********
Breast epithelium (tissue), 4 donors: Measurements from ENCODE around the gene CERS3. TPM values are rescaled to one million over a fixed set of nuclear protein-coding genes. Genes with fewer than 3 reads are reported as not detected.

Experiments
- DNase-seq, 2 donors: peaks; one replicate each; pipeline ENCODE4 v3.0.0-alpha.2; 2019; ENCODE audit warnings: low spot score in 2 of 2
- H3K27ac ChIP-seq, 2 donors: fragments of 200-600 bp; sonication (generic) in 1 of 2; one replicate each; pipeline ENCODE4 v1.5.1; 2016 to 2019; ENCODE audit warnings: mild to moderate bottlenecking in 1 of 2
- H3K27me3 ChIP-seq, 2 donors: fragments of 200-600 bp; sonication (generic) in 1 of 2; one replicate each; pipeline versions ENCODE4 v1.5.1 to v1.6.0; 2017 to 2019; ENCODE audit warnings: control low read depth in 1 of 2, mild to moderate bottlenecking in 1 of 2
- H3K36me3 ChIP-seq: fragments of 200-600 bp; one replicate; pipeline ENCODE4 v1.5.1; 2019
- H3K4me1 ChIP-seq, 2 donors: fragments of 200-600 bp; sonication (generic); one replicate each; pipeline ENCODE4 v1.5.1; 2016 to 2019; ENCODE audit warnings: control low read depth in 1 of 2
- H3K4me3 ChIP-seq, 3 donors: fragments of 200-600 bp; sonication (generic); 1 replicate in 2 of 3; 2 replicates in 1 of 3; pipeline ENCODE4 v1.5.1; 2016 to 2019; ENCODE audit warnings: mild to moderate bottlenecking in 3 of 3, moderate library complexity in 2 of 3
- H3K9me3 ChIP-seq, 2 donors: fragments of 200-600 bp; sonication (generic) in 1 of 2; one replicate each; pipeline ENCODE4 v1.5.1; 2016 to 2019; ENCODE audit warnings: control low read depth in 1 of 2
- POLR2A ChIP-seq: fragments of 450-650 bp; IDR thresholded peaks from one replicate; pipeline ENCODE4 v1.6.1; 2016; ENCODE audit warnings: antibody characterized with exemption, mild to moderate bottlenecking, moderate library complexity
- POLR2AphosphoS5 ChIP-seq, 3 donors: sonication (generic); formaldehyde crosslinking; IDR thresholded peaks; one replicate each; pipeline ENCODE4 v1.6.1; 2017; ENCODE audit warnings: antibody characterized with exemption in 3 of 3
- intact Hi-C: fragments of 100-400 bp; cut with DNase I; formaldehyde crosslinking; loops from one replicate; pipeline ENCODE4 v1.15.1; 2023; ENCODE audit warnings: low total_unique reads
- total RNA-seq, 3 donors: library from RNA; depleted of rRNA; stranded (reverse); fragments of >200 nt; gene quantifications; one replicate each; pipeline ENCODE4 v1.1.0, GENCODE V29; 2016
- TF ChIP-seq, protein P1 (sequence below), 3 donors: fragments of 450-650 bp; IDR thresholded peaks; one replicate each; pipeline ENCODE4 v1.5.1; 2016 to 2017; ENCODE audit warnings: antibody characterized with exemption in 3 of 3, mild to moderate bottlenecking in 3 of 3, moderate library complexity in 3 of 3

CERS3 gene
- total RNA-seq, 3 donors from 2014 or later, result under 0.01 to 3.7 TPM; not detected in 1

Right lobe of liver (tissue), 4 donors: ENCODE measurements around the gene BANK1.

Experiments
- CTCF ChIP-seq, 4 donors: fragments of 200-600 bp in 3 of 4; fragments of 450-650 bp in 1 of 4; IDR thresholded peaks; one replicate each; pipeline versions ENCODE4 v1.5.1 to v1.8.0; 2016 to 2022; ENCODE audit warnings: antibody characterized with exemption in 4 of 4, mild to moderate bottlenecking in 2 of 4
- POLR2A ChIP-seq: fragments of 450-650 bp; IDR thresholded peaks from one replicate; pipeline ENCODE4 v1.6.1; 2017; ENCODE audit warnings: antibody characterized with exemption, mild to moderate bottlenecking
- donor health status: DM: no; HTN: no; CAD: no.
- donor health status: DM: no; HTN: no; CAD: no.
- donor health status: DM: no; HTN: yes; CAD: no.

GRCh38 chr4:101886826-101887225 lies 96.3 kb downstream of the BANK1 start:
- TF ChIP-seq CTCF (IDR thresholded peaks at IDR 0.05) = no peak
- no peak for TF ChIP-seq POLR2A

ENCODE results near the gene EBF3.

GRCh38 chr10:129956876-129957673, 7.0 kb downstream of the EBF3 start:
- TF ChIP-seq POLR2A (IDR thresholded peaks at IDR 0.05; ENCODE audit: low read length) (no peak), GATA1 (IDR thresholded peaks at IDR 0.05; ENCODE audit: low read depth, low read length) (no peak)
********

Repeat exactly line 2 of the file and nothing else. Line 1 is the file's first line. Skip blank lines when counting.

Experiments